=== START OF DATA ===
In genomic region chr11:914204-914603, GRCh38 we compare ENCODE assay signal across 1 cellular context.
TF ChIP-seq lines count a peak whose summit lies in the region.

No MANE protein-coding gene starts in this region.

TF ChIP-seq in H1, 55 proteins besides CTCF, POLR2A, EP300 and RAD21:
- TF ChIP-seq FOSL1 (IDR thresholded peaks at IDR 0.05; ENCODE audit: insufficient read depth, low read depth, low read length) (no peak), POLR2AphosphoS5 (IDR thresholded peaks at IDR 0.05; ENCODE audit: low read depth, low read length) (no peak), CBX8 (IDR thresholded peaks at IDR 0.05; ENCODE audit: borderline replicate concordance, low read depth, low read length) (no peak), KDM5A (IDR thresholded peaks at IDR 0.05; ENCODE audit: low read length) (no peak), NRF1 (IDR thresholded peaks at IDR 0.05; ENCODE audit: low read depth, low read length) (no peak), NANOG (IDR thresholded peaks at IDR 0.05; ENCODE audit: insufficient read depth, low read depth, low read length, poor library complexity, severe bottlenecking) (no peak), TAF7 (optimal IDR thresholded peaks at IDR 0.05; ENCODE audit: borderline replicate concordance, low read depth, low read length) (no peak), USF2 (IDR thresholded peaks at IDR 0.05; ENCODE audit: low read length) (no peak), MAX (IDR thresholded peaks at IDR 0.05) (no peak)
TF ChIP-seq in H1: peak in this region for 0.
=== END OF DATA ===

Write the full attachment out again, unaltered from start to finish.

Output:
In genomic region chr11:914204-914603, GRCh38 we compare ENCODE assay signal across 1 cellular context.
TF ChIP-seq lines count a peak whose summit lies in the region.

No MANE protein-coding gene starts in this region.

TF ChIP-seq in H1, 55 proteins besides CTCF, POLR2A, EP300 and RAD21:
- TF ChIP-seq FOSL1 (IDR thresholded peaks at IDR 0.05; ENCODE audit: insufficient read depth, low read depth, low read length) (no peak), POLR2AphosphoS5 (IDR thresholded peaks at IDR 0.05; ENCODE audit: low read depth, low read length) (no peak), CBX8 (IDR thresholded peaks at IDR 0.05; ENCODE audit: borderline replicate concordance, low read depth, low read length) (no peak), KDM5A (IDR thresholded peaks at IDR 0.05; ENCODE audit: low read length) (no peak), NRF1 (IDR thresholded peaks at IDR 0.05; ENCODE audit: low read depth, low read length) (no peak), NANOG (IDR thresholded peaks at IDR 0.05; ENCODE audit: insufficient read depth, low read depth, low read length, poor library complexity, severe bottlenecking) (no peak), TAF7 (optimal IDR thresholded peaks at IDR 0.05; ENCODE audit: borderline replicate concordance, low read depth, low read length) (no peak), USF2 (IDR thresholded peaks at IDR 0.05; ENCODE audit: low read length) (no peak), MAX (IDR thresholded peaks at IDR 0.05) (no peak)
TF ChIP-seq in H1: peak in this region for 0.